"He really liked it," Schwadron said. "He ate it up."

On his ASKfm page, Woodward expressed a desire to join the Marine Corps.

He also indicated that he enjoyed drawing.

Woodward attended the Orange County School of the Arts from seventh grade in 2010 through 10th grade in 2014, according to school officials.

He studied in the integrated arts conservatory, which allows students at the prestigious school to dabble in a variety of disciplines, according to Schwadron.

Woodward transferred to Corona del Mar High School, where he completed his junior and senior years. He graduated in 2016, according to Newport-Mesa Unified School District officials, who said they had no further information about his time there.

Woodward's attorney, Edward Munoz, said Woodward was once enrolled in college in Ventura County but left to work. His occupation is listed in jail records as "nerf games."

Bernstein's parents reported him missing Jan. 3 after he missed a dental appointment and they found his wallet and eyeglasses in his room. He had been visiting his parents in Lake Forest on winter break from the University of Pennsylvania.

After an extensive search, Bernstein's body was discovered at Borrego Park. A recent rainstorm had washed away some of the dirt covering the remains.

Authorities allege that Woodward picked up Bernstein from his parents' house around 11 p.m. Jan. 2 after an interaction on Snapchat and drove him to the parking lot of a shopping center on Portola Parkway in Foothill Ranch. Later that night, Woodward drove Bernstein to Borrego Park, authorities say.

The exact time and location of Bernstein's death are not clear, authorities have said.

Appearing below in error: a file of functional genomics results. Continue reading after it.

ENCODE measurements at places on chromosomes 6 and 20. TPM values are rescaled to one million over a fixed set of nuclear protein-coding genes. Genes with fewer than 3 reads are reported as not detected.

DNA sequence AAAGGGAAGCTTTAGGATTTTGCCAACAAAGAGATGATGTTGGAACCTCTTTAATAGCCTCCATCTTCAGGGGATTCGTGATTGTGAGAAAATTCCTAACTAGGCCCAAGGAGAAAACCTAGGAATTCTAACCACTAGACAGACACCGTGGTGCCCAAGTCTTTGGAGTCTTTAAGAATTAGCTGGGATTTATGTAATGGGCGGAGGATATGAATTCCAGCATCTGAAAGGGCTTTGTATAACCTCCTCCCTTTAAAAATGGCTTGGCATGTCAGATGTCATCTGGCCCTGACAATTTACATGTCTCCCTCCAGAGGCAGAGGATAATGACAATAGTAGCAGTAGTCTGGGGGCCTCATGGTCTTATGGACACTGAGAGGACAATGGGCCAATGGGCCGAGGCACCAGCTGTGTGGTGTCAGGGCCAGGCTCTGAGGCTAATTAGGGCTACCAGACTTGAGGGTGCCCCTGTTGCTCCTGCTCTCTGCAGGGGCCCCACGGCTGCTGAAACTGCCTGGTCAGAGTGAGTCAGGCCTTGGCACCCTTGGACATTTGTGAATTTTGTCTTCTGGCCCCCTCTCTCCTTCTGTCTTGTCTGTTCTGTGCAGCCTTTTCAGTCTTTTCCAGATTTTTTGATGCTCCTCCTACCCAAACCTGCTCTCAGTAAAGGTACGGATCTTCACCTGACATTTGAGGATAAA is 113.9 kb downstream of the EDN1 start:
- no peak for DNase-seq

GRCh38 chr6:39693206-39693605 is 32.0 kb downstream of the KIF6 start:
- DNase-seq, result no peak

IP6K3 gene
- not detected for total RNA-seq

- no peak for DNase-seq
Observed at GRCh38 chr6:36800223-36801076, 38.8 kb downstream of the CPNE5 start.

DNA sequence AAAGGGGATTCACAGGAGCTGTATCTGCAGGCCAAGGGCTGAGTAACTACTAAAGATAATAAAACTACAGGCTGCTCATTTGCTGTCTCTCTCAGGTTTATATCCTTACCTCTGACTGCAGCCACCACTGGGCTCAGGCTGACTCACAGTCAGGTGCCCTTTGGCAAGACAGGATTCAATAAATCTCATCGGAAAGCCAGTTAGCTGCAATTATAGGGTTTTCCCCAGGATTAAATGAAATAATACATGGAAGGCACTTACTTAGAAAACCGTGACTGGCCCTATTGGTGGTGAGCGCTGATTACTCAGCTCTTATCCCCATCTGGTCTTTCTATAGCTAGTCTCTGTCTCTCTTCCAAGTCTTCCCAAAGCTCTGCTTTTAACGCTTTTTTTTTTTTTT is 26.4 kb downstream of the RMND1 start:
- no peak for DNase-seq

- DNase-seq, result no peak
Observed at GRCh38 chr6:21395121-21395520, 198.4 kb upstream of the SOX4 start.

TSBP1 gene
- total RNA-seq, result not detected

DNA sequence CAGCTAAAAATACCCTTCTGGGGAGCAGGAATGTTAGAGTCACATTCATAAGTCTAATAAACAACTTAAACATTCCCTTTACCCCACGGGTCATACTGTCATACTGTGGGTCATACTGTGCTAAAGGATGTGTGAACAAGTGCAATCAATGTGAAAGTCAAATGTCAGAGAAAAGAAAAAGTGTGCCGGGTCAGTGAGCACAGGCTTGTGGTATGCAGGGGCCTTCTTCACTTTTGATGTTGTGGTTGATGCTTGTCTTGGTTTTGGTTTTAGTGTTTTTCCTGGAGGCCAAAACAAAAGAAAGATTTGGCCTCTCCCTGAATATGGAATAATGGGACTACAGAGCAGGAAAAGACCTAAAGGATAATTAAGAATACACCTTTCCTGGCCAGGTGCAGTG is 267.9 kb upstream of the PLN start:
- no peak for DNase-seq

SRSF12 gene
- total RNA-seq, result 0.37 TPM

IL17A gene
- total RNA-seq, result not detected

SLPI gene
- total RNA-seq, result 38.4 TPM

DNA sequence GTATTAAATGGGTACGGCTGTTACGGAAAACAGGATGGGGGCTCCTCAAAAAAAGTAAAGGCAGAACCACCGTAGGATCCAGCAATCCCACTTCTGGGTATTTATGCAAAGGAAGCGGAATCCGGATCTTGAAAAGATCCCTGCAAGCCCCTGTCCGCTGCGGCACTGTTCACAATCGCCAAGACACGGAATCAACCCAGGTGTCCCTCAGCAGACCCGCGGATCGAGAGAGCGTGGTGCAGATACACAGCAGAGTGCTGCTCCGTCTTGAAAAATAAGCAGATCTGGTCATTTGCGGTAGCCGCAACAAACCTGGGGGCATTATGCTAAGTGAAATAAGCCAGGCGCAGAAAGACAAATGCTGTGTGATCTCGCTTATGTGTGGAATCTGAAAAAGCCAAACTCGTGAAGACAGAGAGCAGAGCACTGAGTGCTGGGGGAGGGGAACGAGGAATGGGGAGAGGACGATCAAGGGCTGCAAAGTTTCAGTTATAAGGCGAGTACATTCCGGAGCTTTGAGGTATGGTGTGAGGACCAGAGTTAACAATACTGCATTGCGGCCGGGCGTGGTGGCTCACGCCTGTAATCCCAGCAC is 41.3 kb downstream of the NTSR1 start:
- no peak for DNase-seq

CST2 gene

Detectives linked Woodward to the slaying through DNA evidence at Borrego Park and inside his car, authorities said.

Woodward was stoic as he appeared in Superior Court in Santa Ana on Wednesday dressed in an orange jail jumpsuit. His natural blond hair had been dyed black.

Woodward's parents, Blake — who is first vice president of commercial real estate group CBRE, according to its website — and Michele, a licensed marriage and family therapist, held hands as they sat in the second row of the courtroom. The couple shared a prayer with Wilbur Davis, a retired priest whom they have known for 10 years through Our Lady Queen of Angels Catholic Church in Newport Beach.

Davis described the family as "devout" Catholics. Woodward's parents attend Mass nearly every day, Davis said.

Woodward was named after the prophet Samuel, a leader of ancient Israel whose story is highlighted in the Old Testament, Davis said.

"We are all in shock," Davis said. "Both sides are in pain. Both sides are victims," he added, alluding to the Woodward and Bernstein families.

On Thursday morning, the Woodwards' modest single-story home in the Port Streets neighborhood of Newport Beach was quiet. A basketball hoop stood on the sidewalk outside.

A white paper sign on the front door read, "Please respect our privacy."

The family has not spoken publicly about the murder case, aside from a statement Michele Woodward made outside her home Tuesday.

"I would like it very much if everyone would respect our privacy and the privacy of the Bernstein family," she told KNBC-TV Channel 4. "This is a time of great suffering, and we would ask that you would respect that suffering. Thank you very much."

Samuel Woodward is expected to be arraigned Feb. 2.

Fry writes for Times Community News.